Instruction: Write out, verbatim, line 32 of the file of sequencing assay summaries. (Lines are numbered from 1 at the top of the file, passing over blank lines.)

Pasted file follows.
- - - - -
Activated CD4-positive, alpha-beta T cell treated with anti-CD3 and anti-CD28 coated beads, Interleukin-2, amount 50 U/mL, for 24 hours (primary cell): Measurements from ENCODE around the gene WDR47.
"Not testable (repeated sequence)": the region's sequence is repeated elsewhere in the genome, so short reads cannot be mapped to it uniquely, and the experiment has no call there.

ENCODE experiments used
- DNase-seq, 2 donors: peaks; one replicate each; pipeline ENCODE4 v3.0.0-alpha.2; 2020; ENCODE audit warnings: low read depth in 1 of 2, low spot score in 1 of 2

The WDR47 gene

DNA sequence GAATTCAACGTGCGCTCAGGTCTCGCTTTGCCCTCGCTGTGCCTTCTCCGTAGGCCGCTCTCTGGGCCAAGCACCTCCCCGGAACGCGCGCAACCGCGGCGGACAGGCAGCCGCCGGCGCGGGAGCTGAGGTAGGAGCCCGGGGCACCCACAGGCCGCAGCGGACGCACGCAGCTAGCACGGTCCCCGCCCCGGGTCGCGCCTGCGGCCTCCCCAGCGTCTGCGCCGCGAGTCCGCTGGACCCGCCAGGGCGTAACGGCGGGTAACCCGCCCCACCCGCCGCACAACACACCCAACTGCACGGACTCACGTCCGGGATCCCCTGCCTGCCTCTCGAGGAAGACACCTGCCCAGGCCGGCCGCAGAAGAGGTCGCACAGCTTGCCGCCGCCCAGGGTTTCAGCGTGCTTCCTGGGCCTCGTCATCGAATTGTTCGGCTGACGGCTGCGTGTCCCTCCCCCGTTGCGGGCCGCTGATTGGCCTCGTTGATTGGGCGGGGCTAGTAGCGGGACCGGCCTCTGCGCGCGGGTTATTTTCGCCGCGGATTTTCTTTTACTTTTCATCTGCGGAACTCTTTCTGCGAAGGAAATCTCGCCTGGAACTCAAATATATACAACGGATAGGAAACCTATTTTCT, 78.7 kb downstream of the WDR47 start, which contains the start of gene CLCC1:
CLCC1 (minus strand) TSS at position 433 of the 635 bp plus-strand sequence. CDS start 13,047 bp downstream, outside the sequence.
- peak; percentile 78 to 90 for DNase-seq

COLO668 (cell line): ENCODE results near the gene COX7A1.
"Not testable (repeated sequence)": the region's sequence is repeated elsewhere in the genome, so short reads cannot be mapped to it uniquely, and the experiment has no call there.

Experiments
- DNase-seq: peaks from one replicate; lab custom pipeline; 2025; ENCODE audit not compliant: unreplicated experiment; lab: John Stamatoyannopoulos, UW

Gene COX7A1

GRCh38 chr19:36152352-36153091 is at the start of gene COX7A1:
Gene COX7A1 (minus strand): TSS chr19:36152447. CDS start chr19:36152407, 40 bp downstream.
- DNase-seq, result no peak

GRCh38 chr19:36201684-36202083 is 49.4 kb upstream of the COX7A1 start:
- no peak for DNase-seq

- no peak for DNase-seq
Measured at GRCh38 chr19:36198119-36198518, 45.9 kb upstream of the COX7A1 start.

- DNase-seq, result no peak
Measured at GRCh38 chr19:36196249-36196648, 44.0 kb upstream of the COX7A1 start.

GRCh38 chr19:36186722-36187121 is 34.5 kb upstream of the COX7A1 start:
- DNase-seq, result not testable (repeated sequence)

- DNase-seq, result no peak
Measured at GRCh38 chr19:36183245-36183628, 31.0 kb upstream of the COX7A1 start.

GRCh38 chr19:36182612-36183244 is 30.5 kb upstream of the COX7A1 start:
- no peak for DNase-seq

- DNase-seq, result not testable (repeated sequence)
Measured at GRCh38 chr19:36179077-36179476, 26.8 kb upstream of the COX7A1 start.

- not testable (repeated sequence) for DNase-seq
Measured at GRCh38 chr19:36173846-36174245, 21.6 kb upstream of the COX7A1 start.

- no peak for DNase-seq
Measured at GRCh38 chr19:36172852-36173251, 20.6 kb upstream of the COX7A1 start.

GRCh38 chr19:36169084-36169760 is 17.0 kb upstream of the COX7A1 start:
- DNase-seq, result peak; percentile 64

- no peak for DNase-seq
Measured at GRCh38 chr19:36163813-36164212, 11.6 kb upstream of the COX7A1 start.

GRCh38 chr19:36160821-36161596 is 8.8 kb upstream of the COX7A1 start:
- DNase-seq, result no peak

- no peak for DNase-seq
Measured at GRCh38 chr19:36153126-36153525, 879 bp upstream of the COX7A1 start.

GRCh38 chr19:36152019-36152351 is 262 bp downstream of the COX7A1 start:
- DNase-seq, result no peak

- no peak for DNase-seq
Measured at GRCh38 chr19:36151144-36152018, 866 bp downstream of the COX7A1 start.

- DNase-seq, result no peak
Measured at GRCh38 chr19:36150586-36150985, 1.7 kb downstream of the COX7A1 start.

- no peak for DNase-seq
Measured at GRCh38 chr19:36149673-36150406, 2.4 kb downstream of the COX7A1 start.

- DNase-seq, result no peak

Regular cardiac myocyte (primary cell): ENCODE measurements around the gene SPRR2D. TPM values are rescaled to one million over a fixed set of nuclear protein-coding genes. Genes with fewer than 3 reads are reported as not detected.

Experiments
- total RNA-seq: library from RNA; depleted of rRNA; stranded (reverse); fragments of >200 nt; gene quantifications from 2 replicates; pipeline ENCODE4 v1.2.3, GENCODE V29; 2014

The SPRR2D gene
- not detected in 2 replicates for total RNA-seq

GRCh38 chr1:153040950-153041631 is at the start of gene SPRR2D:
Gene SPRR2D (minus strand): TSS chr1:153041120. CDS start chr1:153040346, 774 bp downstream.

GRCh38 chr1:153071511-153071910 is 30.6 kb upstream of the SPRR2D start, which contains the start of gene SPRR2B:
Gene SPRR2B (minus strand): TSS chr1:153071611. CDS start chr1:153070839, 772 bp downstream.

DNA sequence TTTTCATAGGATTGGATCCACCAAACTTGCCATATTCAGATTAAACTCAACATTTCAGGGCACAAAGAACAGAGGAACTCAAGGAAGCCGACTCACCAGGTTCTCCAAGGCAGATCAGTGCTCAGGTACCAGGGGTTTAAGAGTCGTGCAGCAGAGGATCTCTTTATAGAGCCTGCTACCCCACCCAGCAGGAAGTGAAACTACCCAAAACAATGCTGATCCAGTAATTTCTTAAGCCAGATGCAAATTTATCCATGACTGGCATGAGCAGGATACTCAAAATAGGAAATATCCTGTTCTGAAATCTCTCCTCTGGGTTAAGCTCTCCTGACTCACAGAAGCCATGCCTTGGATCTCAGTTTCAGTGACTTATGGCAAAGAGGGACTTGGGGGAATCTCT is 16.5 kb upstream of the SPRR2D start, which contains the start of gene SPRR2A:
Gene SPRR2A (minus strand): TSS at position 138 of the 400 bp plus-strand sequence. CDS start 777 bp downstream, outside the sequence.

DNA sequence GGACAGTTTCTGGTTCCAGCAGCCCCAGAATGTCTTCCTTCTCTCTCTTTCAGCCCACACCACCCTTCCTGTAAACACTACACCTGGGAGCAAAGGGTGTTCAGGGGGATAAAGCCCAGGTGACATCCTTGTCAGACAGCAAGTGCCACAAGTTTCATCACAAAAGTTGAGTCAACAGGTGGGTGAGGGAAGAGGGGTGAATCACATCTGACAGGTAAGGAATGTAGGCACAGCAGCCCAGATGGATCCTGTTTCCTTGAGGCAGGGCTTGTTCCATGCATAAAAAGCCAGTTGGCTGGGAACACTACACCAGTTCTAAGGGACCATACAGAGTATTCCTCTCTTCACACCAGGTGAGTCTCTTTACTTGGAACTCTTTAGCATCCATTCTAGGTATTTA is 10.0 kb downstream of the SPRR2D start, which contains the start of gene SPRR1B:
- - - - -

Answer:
Measured at GRCh38 chr19:36173846-36174245, 21.6 kb upstream of the COX7A1 start.